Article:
By Dr. Mercola
Nearly 8 percent of the US population, or close to 26 million people, have diabetes, and another 80 million have pre-diabetes,1 which means they’re on their way to developing the full-blown version of the disease… if they don’t do something to stop it.
That something is the silver lining to this major public health epidemic, as research clearly shows lifestyle changes are extremely effective at not only preventing type 2 diabetes but also reversing it if you’ve already been diagnosed.
Among them, exercise has recently made headlines for making major improvements in diabetics’ health.
Exercise Improves Diabetics’ Health – Even Without Other Lifestyle Changes
In a new study of people with diabetes, engaging in a six-month moderate-intensity exercise program led to significant health improvements.2 Specifically, they had decreases in fat in the abdomen, liver and around the heart, all of which is associated with an increased risk of heart disease.
In case you aren’t aware, heart disease is the number one cause of death among people with type 2 diabetes. It’s estimated that at least 65 percent of those with diabetes die from some form of heart disease or stroke.3
While the exercise program didn’t lead to direct changes in heart function, the reductions in dangerous visceral fat around key organs – as well as reductions in pericardial fat, which is the second layer of fat around the heart – will undoubtedly improve heart health among this at-risk population. The study’s lead author noted:4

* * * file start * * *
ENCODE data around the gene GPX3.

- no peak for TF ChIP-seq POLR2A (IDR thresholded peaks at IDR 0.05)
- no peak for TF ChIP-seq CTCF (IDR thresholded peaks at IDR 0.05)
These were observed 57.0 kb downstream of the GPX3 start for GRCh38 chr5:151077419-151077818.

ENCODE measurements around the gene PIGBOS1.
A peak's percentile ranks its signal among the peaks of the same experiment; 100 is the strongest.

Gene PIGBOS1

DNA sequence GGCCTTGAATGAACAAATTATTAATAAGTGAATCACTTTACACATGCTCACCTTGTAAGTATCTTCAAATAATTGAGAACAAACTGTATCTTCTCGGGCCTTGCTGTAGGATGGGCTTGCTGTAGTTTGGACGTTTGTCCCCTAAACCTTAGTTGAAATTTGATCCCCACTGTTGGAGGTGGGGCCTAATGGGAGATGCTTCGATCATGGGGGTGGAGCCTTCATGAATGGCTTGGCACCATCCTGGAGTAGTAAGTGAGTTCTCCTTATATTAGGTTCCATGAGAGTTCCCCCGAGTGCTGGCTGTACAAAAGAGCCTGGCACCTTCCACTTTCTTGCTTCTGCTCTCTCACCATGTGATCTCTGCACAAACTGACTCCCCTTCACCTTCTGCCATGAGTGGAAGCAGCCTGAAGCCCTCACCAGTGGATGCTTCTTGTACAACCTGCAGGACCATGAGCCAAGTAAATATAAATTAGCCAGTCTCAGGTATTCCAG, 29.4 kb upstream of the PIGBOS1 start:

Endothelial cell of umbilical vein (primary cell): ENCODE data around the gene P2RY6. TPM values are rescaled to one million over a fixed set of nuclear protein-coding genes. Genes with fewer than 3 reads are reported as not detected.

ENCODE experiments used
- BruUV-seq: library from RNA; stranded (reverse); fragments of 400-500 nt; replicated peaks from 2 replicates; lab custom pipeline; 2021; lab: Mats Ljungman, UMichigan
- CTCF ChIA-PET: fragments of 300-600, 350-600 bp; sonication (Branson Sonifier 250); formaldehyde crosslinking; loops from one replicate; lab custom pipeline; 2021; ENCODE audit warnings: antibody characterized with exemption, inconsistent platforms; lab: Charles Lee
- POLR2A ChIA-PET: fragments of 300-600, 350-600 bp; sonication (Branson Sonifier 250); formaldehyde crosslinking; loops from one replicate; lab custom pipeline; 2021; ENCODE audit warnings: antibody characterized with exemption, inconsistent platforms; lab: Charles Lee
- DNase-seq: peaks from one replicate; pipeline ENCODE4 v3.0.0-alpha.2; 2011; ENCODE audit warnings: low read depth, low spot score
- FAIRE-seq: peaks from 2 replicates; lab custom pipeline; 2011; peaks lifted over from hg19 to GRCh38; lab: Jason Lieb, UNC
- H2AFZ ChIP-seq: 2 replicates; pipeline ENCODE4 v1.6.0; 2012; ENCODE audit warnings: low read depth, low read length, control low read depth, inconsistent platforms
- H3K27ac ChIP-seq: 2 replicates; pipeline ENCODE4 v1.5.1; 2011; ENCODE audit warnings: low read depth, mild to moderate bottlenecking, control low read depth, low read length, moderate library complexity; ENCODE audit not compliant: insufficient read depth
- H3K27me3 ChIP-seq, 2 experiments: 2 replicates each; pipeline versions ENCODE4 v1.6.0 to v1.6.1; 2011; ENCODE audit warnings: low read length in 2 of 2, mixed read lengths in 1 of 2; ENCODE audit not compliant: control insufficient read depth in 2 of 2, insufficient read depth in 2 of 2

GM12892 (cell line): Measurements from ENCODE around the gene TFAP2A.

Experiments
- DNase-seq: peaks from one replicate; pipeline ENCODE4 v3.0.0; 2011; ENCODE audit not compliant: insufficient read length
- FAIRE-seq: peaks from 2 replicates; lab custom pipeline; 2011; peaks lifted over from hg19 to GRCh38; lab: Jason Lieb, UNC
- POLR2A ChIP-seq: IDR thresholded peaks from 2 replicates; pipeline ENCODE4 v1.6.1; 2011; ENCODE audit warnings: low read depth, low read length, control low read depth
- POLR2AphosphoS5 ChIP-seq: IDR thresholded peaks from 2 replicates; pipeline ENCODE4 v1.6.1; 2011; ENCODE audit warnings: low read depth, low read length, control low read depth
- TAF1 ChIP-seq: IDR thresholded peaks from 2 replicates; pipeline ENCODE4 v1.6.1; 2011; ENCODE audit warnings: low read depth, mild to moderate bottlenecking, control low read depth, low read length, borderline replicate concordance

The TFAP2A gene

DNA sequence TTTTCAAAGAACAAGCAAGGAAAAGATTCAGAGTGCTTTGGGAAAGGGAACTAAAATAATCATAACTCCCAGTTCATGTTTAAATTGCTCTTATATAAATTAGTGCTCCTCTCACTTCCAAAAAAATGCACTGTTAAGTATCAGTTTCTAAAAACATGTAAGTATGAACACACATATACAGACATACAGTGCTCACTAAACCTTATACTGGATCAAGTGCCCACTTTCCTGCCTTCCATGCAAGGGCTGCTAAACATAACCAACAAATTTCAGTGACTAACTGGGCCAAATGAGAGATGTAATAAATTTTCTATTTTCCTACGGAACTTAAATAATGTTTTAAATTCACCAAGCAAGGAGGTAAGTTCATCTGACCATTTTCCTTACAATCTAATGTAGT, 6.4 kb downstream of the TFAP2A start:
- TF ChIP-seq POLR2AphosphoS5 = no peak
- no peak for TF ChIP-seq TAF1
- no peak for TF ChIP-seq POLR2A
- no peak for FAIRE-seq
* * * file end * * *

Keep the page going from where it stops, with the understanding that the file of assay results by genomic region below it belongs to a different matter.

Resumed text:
“ … reduction of liver fat content and visceral fat volume by physical exercise are very important to reverse the adverse effects of lipid accumulation elsewhere, such as the heart and arterial vessel wall.”
Also noteworthy about the study was the relatively small amount of exercise needed to prompt such beneficial changes. The participants exercised between 3.5 and 6 hours a week (and ended the program with a 12-day trekking expedition), which is a reasonable goal for most people.
Further, the benefits were gained from exercise alone; no other lifestyle or dietary changes were made, which shows just how powerful staying active can be in improving your health — even if you’ve already been diagnosed with a potentially chronic disease.
Why Exercise Has Been Called the ‘Silver Bullet’ in Diabetes Treatment
When diagnosed with type 2 diabetes, many believe their fate has been sealed and all they can do now is “control” it. This is far from the truth. You can essentially “cure” yourself of this disease and permanently control it. Exercise can be one of your secret weapons to doing so.
The amazing thing about exercise is that it exerts its effects very quickly. There are long-term benefits, too, of course, but you’ll also get acute, nearly instantaneous benefits as well. This should be excellent motivation to those of you who are procrastinating on your exercise program, as you don’t have to exercise for a year or six months to experience benefits!
Research published in Medicine & Science in Sports & Exercise found, for example, that one single session of moderate exercise can improve the way your body regulates glucose and reduces the spikes in blood sugar that occur after a meal (elevations in these spikes, known as postprandial glucose, or PPG, are associated with type 2 diabetes, heart disease, and death).5